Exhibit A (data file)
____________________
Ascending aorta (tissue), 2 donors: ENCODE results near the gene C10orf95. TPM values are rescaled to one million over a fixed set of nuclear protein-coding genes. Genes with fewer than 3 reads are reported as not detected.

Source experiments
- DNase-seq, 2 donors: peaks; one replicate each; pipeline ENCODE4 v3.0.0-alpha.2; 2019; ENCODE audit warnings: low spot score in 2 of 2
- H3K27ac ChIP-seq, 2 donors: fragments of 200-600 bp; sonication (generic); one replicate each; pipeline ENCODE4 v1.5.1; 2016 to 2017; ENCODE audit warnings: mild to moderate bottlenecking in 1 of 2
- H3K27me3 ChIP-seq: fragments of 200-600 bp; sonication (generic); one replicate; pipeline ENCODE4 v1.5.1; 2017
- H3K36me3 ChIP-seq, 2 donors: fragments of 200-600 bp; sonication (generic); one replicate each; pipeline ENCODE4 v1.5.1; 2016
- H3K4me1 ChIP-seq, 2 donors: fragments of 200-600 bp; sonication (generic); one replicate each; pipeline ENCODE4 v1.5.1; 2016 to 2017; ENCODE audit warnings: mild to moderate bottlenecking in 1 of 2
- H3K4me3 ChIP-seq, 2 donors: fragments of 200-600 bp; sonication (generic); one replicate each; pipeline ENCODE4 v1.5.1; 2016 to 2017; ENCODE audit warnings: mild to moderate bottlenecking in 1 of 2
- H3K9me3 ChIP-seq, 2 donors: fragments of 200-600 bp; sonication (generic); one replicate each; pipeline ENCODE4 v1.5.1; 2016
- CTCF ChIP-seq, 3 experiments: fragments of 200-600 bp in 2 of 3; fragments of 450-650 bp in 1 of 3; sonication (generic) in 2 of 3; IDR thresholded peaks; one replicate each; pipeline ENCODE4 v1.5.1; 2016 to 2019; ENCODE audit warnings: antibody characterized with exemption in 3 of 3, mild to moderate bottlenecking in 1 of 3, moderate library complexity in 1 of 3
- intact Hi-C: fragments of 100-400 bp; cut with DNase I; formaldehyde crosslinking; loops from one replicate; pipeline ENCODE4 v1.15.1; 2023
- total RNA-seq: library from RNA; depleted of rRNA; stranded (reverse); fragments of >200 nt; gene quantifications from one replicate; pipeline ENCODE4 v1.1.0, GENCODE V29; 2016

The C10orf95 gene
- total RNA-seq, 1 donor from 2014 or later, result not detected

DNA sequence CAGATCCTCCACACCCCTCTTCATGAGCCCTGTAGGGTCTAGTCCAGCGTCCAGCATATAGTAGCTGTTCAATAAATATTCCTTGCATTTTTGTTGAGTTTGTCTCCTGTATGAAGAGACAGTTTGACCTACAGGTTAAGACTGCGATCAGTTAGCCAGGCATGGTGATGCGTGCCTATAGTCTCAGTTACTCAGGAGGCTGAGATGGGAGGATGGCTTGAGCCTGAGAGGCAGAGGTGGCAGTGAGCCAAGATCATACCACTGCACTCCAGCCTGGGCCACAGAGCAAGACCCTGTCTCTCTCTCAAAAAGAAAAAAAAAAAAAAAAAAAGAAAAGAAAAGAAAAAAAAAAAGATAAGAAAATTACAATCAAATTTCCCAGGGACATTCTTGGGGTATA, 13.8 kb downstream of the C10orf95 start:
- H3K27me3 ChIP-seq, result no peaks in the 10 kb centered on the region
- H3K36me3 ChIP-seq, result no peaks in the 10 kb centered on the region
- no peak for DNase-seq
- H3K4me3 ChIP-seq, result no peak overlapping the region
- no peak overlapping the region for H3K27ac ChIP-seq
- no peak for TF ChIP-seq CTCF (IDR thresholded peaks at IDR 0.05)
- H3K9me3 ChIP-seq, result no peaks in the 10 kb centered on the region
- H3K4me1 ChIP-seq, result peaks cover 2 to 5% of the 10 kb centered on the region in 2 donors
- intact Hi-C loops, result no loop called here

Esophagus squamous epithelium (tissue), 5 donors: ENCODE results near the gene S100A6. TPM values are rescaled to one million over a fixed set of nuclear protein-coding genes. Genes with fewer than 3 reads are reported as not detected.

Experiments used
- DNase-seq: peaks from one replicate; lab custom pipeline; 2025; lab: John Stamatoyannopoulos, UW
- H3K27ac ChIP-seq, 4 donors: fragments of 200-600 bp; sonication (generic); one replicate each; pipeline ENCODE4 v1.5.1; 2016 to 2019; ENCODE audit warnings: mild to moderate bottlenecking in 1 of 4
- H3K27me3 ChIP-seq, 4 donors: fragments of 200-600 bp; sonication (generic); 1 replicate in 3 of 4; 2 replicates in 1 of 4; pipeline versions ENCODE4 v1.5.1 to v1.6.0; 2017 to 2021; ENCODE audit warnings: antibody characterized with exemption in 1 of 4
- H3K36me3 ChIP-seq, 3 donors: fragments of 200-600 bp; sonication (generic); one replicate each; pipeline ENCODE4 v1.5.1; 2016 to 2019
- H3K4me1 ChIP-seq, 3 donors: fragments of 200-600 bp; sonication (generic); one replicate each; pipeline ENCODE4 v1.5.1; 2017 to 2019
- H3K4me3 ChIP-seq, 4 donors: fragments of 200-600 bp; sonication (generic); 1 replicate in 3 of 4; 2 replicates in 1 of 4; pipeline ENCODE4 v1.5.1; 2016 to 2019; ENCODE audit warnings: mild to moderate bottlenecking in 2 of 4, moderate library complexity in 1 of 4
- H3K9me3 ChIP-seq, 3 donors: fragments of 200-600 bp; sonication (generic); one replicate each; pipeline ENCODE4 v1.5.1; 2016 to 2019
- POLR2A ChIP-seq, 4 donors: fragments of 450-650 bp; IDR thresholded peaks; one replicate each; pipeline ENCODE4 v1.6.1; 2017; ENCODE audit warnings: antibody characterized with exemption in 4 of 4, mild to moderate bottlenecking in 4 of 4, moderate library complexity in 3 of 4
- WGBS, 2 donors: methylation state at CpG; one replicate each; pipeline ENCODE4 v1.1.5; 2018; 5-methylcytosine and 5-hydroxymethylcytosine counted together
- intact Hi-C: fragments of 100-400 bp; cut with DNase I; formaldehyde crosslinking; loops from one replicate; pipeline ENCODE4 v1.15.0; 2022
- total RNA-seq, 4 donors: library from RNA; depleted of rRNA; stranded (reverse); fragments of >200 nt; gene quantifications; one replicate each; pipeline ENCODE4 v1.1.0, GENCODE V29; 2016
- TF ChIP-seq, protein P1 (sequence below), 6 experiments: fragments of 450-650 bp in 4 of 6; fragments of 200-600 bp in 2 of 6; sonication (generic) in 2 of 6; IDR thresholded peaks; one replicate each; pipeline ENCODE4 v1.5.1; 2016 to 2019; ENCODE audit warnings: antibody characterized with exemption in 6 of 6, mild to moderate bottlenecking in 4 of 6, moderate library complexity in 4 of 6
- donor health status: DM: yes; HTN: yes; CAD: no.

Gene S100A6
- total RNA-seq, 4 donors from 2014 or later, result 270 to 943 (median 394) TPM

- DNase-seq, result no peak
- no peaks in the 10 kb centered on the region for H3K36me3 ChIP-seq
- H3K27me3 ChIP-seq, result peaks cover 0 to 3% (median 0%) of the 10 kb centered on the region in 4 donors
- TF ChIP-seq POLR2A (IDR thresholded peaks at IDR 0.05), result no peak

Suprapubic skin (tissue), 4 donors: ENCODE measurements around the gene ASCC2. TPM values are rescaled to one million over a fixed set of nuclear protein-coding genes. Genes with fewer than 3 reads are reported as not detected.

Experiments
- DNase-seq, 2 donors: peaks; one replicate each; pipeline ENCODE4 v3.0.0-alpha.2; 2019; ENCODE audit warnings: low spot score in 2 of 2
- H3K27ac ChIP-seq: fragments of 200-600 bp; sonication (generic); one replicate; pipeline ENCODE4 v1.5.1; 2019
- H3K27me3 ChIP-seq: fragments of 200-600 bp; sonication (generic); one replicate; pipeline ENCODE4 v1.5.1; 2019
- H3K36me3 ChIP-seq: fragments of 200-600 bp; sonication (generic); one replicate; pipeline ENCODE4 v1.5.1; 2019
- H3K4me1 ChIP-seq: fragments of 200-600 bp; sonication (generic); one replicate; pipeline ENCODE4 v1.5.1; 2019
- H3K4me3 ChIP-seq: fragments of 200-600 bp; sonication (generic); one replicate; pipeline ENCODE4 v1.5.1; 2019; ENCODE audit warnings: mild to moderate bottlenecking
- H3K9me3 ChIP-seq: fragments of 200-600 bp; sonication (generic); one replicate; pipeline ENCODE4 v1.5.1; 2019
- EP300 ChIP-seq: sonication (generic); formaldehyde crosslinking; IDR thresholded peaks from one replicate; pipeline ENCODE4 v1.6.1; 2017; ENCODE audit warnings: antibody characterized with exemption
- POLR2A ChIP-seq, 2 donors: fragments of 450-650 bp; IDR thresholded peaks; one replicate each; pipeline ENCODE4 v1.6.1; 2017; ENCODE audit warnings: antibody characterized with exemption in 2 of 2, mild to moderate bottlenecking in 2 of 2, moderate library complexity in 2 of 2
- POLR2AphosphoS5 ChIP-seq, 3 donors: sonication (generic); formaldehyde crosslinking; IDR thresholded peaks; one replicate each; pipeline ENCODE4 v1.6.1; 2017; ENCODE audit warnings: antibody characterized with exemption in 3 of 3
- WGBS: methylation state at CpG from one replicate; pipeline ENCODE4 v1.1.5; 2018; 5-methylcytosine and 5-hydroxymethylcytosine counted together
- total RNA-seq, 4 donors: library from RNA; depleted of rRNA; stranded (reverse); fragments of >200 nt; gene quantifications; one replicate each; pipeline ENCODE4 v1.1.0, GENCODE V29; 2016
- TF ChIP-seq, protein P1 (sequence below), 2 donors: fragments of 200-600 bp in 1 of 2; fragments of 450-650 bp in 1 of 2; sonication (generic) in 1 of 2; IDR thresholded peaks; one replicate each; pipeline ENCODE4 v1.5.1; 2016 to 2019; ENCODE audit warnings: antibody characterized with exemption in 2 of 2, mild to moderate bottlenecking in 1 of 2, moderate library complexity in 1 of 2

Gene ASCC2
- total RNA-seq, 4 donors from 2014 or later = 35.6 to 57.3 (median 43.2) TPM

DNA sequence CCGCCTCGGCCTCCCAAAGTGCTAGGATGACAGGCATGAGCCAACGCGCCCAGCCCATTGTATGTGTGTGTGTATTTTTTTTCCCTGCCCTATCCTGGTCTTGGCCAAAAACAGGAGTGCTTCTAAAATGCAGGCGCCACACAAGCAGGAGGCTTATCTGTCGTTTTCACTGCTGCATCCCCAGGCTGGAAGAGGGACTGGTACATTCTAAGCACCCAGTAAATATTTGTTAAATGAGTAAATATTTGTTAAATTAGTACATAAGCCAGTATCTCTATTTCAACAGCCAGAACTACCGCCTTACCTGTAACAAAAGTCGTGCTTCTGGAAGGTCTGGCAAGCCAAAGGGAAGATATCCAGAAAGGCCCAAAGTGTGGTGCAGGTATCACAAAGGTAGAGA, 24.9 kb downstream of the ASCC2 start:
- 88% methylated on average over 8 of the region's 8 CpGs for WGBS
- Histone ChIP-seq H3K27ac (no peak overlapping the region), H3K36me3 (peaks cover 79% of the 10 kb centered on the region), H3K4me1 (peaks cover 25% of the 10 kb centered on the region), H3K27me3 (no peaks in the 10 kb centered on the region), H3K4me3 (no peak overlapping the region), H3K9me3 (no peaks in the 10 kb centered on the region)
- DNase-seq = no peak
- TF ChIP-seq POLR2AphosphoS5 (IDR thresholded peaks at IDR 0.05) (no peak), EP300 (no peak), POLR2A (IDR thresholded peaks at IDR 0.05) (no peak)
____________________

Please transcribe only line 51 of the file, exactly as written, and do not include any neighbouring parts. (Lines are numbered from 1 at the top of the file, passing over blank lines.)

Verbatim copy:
- H3K36me3 ChIP-seq: fragments of 200-600 bp; sonication (generic); one replicate; pipeline ENCODE4 v1.5.1; 2019